The Scottish Land Reform Act, which allows full access to the Scottish countryside by walkers equestrians and cyclists, has provided substantial experience (SNH reports 314 & 424) indicating minimal conflict between users, or with landowners. This concept has potential for adoption south of the border on Access Land but elsewhere the rights of way are the only realistic network to utilise.
Such a change would need primary legislation, and any change could mirror many of the principles enshrined in the excellent Scottish Access Code. In particular, it would be up to the cyclist to decide which paths are suitable for their style of riding, and which are not. So if there are many stiles, then the cyclist must accept a fragmented journey, or avoid that particular path. Adoption of the Scottish core path designation where bridle gates would be the norm would be invaluable here as a means of identifying routes which are fully suitable for cycles, rather than just being available. A new role, perhaps, for Local Access Forums?
Also, noteworthy is that there appears to be wider recognition by government departments and agencies that there is a need to address the mismatch between off-road demand and supply on behalf of cyclists.
The Natural England Stakeholder Working Group in their 2012 rights of way report “Stepping Forward” stated that there is a need to provide integrated network for cyclists and this was further supported by Defra in their subsequent public consultation, which confirmed that it is intended to find ways to improve the network for cyclists and equestrians.
However, in England, cycle recreation in the countryside barely reaches the bottom step of the political agenda, so it is the policies of the Welsh Assembly Government as expressed in their latest Green Paper which show the greatest promise for a more cycle friendly countryside infrastructure. In particular the need for links from urban communities into the countryside is well recognised.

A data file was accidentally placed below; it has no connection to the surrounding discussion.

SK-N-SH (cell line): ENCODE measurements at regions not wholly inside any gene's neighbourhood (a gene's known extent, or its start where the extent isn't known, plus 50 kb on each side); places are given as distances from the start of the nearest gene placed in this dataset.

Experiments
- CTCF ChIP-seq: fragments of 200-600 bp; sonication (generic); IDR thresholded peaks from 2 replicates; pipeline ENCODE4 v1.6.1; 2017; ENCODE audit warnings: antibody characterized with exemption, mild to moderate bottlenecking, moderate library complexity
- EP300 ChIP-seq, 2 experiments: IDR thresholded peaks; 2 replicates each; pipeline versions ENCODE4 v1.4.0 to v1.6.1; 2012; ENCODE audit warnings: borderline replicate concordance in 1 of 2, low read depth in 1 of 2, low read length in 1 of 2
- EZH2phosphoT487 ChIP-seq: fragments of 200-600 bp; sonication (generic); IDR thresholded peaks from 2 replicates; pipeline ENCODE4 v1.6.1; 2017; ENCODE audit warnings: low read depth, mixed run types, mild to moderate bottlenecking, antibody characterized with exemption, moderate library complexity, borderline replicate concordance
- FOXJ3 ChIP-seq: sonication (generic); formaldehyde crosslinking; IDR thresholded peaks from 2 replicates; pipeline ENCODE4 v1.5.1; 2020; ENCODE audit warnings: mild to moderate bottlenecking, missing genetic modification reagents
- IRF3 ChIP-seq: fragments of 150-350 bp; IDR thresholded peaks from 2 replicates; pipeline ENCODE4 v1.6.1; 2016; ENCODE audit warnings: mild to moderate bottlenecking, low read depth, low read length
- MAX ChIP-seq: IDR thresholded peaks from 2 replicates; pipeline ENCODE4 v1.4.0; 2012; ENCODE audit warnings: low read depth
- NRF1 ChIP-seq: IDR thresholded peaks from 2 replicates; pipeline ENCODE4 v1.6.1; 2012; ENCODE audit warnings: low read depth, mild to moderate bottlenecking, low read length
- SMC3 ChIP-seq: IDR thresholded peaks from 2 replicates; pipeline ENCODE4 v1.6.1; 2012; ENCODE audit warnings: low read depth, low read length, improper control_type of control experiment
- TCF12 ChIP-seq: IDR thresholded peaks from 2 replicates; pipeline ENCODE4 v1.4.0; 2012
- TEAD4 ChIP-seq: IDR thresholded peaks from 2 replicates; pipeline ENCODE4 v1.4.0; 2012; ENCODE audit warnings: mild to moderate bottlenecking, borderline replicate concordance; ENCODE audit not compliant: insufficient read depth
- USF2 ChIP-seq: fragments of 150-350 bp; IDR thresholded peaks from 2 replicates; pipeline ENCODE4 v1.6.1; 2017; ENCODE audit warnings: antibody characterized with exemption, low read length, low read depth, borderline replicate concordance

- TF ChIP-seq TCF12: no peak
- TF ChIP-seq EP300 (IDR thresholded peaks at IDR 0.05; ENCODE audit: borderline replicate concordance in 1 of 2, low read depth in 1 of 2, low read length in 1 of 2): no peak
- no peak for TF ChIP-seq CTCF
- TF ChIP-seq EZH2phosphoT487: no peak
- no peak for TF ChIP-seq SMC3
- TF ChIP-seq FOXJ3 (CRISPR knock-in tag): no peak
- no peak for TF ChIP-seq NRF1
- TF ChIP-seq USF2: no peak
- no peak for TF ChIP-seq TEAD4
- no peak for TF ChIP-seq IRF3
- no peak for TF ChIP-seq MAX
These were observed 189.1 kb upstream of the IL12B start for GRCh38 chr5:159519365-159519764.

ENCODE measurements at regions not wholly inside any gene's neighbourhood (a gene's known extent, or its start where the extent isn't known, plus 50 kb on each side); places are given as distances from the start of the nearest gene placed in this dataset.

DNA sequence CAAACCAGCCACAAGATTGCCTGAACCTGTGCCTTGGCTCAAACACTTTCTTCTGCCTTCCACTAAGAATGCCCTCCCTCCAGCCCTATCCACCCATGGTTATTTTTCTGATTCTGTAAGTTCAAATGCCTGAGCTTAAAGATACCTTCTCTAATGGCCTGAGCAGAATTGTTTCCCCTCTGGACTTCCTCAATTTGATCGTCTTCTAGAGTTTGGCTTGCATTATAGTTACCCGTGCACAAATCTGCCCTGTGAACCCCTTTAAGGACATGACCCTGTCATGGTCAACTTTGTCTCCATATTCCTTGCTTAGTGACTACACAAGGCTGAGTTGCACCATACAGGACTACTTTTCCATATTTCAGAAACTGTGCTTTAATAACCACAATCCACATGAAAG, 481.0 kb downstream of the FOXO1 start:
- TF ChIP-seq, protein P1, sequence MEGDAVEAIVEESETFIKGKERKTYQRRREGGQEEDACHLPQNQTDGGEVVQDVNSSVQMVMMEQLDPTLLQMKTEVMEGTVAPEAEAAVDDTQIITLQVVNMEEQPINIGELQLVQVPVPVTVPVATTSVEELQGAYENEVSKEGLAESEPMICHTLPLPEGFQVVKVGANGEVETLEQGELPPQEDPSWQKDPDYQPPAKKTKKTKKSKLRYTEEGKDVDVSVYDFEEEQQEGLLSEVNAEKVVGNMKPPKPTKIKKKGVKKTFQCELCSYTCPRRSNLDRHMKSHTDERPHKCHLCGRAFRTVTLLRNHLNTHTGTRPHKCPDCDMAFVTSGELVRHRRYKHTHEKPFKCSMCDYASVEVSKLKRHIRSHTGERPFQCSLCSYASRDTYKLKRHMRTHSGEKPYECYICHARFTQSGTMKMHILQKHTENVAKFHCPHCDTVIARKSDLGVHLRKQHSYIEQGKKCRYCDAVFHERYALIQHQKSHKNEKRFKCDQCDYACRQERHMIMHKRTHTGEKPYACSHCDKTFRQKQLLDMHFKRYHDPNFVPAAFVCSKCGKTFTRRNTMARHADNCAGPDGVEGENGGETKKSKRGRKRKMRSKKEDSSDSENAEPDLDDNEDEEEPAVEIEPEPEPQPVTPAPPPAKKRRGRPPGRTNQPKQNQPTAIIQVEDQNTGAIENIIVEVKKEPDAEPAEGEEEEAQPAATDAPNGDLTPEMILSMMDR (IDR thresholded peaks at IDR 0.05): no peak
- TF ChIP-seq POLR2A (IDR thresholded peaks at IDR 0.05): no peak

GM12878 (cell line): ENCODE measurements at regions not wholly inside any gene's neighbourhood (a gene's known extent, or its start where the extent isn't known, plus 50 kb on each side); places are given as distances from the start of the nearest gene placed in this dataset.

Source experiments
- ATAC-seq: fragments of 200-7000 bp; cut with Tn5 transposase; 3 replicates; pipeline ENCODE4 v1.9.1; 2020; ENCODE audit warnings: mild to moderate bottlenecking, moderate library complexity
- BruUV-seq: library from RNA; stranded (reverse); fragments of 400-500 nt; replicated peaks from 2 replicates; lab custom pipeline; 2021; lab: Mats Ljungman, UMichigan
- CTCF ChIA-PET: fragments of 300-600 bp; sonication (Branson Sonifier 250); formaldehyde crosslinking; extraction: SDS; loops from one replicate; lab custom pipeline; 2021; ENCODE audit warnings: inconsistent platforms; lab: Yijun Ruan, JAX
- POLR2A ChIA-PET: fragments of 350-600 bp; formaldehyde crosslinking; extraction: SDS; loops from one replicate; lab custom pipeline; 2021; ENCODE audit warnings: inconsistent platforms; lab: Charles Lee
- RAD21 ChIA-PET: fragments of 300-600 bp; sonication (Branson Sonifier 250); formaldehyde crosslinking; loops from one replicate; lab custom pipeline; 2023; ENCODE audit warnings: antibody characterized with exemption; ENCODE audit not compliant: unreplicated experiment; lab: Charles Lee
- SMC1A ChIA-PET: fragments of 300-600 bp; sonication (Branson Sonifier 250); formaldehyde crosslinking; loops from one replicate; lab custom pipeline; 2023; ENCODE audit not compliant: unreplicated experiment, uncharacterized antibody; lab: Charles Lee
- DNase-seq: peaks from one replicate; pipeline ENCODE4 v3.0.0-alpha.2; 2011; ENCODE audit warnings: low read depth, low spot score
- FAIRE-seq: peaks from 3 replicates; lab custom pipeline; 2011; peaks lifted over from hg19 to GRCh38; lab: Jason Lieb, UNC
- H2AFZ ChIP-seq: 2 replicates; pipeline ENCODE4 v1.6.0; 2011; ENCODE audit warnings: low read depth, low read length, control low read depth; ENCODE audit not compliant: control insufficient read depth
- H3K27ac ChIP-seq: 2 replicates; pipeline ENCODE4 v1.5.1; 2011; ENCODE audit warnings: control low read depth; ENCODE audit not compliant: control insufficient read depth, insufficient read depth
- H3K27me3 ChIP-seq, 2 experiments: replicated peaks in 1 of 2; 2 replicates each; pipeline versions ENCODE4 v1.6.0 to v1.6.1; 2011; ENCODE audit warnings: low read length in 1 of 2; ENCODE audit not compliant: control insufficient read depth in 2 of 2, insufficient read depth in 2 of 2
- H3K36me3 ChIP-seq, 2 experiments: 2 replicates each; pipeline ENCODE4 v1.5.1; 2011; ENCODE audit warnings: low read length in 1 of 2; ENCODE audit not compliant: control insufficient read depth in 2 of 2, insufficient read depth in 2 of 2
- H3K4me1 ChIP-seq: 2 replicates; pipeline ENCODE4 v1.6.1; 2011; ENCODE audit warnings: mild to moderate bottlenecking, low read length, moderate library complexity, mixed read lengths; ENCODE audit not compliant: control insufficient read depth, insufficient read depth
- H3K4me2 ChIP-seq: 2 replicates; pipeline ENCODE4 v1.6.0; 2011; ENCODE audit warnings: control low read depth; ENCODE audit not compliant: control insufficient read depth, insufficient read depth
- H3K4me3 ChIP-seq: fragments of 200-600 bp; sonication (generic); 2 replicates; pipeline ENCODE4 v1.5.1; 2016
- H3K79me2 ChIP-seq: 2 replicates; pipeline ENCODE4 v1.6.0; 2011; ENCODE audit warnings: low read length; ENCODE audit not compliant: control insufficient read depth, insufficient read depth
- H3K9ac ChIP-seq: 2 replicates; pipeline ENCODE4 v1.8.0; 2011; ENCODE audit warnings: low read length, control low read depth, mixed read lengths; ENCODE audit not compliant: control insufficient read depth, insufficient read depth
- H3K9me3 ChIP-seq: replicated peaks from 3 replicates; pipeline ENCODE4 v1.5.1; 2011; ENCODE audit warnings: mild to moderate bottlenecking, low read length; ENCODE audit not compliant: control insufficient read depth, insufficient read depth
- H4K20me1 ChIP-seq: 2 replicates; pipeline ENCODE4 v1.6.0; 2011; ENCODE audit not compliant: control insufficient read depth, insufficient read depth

For such initiatives to be successful though, cyclists, too, must support the politicians working towards this end. But while the mountain biking fraternity h
ave been highly active in partnership with Forestry Commission over trail maintenance and building – involvement in the political process elsewhere in the countryside has been patchy and uncoordinated compared with advance made by other cycle sectors.
This may change, though, as a fledgling organisation operating as the National MTB Advocacy Group is undergoing birth pains to fill this gap, aiming to work with national and local off-road cycling groups to raise countryside access for cyclists up the political agenda. One initial priority will be to strongly support off-road cycling initiatives in Wales where the recently released Green Paper suggests that the political climate favours improvements for cyclists.
In England, any progress will rely heavily on cyclists organising themselves sufficiently to enter the political process by briefing MP’s, Ministers and Local Authority Councillors so that they are at least aware, and perhaps become sympathetic to the need of providing more cycle trail to meet current and future demand. Only then, should a suitable legislative opportunity in England occur, will an outcome favourable to cyclists be achievable.